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After the Crack-Up
Conservatives need to support their arguments with creative storytelling.

Don Hewitt, creator of 60 Minutes

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135
Lee Habeeb

It’s been weeks since our “surprise” loss on November 6. The conservative crack-up began in real time, as we watched Karl Rove, à la Captain Queeg, insist that his employer, Fox News, was calling Ohio, and the election, for President Obama prematurely.

Then came the fingerpointing, and the conjecture. Our pundits covered every scenario. We were too conservative. We weren’t conservative enough. The social issues killed us. We didn’t hit the social issues hard enough. We had a candidate problem. A woman problem. A Hispanic problem. It will continue for months, this self-abuse masquerading as self-examination. And liberals will eat it up, watching us wallow in self-doubt.

But if there is one thing conservatives can agree on post-election, it’s this: The dominance of the Left in the storytelling arena is making a difference at the polls. It’s impossible to measure, but anyone who doesn’t think it skews outcomes is living in an alternative universe.

The fact is, it’s easier to sell a political narrative to America when it comports with the cultural narrative we see and hear every day.

“The universe is made up of stories, not atoms,” the poet Muriel Rukeyser once said. Stories, not facts, are the way people process information. Screenplays, plays, scripts, and stories are packed not with hard data but with something more powerful and human: emotional data. That’s why we remember stories long after we’ve forgotten facts. Stories stir our souls.

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And we’re not talking about the anecdotal stories politicians deploy to inject humanity into their stump speeches. We’re talking about the narrative of our nation. The story of America. The story of who we are, how we got here, and what we’re to become.

It is extremely serious business, that kind of storytelling.

Plato understood the power of storytellers. It’s why he wanted to ban them in his dream society. Wisely, the Left understands the importance of storytelling and dominates almost every aspect of it in the culture, from content creation to distribution. Regrettably, too few conservatives think storytelling matters.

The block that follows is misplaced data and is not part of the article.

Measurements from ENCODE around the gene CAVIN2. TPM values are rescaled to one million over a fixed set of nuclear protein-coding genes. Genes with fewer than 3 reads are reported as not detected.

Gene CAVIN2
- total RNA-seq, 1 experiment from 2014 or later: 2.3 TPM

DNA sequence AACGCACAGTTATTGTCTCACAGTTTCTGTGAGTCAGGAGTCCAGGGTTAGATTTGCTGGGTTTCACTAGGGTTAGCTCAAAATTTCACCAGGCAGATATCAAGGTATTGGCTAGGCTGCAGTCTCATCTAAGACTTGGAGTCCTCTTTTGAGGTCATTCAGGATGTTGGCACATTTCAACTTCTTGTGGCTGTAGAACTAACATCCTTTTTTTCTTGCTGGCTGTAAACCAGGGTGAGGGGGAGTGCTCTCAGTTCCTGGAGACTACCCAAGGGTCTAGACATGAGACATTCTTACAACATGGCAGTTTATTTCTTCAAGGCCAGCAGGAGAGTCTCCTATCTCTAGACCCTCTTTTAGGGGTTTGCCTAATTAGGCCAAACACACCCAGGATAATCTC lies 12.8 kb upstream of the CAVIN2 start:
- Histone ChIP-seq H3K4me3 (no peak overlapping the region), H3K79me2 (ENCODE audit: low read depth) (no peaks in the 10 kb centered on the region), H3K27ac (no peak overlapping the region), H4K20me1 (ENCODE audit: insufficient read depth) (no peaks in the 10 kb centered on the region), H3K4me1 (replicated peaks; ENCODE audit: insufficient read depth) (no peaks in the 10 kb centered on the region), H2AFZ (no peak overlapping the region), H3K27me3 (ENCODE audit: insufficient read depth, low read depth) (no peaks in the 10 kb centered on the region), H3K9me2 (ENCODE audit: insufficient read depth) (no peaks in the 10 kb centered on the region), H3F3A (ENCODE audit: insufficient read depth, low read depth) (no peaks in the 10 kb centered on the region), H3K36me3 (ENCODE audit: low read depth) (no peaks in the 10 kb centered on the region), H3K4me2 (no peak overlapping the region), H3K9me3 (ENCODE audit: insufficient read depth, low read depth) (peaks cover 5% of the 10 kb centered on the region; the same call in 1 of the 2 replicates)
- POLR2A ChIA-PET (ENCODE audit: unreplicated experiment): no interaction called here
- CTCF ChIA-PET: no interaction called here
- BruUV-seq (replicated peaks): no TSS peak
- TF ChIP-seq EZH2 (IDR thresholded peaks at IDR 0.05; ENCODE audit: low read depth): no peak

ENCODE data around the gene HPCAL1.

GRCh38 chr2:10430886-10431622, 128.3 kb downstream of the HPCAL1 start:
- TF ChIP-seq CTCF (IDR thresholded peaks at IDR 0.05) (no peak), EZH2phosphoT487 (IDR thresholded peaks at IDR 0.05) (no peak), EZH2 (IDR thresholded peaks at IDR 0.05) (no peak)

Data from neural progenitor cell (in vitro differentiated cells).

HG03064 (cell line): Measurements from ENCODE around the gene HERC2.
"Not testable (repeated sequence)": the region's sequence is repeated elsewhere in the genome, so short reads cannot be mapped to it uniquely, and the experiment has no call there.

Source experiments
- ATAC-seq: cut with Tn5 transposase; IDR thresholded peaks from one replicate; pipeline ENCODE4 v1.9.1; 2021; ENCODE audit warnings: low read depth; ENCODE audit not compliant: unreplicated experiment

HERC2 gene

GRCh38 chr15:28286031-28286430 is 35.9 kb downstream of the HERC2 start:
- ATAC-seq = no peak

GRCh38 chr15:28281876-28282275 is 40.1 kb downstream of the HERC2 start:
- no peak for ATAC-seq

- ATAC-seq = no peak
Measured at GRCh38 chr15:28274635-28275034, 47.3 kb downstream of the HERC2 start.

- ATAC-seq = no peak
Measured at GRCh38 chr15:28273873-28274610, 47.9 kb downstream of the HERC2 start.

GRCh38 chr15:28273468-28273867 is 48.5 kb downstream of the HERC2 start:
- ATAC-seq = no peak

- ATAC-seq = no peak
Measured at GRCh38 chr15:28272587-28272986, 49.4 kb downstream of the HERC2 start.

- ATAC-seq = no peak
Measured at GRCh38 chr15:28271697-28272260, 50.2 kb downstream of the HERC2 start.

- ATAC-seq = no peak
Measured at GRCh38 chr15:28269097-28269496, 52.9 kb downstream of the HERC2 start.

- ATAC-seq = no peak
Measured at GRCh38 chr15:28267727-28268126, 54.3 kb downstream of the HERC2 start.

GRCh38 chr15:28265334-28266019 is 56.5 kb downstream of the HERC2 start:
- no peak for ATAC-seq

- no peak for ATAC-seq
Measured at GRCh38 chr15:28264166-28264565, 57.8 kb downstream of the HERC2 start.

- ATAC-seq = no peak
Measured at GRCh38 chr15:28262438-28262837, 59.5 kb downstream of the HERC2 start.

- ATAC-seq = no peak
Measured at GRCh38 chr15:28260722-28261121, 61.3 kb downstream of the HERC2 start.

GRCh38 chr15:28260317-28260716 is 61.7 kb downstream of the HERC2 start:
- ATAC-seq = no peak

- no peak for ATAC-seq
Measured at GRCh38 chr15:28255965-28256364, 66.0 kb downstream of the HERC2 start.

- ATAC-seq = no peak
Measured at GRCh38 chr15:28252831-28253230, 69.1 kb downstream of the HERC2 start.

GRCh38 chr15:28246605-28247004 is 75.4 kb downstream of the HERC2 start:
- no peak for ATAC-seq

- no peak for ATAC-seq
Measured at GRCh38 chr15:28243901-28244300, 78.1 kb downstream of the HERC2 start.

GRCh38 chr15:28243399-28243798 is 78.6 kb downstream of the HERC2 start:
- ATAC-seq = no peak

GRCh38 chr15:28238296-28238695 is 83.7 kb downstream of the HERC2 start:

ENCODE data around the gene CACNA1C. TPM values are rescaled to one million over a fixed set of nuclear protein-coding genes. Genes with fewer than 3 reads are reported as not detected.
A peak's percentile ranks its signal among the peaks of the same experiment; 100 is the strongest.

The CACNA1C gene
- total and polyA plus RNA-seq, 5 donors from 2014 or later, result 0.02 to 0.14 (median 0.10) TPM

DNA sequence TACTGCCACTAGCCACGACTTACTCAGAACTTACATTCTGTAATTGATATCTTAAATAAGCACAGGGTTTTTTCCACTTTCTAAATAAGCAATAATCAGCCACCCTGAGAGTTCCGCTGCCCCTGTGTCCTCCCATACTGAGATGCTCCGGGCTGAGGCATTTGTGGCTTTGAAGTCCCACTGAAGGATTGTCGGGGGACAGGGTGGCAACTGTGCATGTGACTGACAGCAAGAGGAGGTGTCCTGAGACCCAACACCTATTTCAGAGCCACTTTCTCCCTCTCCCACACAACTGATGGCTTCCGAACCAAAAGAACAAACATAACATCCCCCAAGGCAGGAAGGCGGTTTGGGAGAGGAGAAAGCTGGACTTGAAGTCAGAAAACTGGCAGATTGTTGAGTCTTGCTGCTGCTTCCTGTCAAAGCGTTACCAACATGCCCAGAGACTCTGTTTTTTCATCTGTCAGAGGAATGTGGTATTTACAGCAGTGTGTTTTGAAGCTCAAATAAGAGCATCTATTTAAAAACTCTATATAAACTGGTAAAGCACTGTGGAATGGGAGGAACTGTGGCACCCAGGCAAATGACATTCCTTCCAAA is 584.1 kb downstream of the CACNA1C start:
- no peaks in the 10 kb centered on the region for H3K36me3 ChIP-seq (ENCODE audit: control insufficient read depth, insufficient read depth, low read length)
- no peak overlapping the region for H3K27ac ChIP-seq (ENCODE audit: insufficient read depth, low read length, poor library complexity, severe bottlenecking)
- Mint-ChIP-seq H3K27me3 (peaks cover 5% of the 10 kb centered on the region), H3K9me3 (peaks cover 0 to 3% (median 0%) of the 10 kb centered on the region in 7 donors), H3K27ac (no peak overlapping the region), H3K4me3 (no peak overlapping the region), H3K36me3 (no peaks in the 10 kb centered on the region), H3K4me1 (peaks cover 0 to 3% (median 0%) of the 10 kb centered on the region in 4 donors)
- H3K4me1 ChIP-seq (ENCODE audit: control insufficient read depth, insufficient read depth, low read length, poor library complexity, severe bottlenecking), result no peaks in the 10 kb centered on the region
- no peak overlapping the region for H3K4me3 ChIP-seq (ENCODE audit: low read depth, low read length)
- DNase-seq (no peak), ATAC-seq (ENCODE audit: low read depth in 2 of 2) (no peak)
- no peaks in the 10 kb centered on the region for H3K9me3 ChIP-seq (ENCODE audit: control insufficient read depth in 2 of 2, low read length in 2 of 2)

We’ve invested billions in our great think tanks but little in the task of translating that work into stories the average American will care about. Yes, we have Fox News and political talk radio — important outlets, but outlets that narrowcast to the conservative base and are driven by politics and opinion, not storytelling.

What we don’t have is an alternative to NPR. Or The Daily Show. Or 60 Minutes. Or The Charlie Rose Show. Or Frontline. Or Ken Burns. Content that doesn’t scream its politics at the audience but that lures America in with great storylines, not lectures.

Conservatives have a profound storytelling deficit, yet all we do is whine and complain about it. It’s part of our DNA, our whining about the culture, as if we’re incapable of reverse-engineering the Left’s success.

In 1980, Ted Turner launched CNN. It struggled for years to find an audience and became a player thanks to the first Gulf War — and to the spread of cable TV. In 1996, Rupert Murdoch and Roger Ailes launched a news network that leaned right, offering the public a counterpoint to the left-leaning CNN. It didn’t take Fox News long to beat CNN.

So much for that 16-year head start!

You’d think our wealthiest conservatives would want to mimic that accomplishment in other areas of our culture. Why not create an alternative to NPR? It reaches 33 million people with its feigned neutrality. Or The Daily Show? Ridicule is a powerful weapon, and the Left offers Americans much to laugh about.

In the past two presidential cycles, we spent billions of dollars on political TV ads that many Americans skipped or ignored. And those billions ended up filling the coffers of entertainment conglomerates whose news and programming relentlessly attack and caricature our side all year round.

We aren’t just throwing money down the drain on commercials. We’re funding the Left’s storytelling and programming machine. And we’re the smart guys?

Why do we keep ignoring the importance of story? And why are we surprised when, even when we win elections, our national debt piles up, and the administrative state expands?

Why haven’t we developed studios or messaging tanks that support our worldview?



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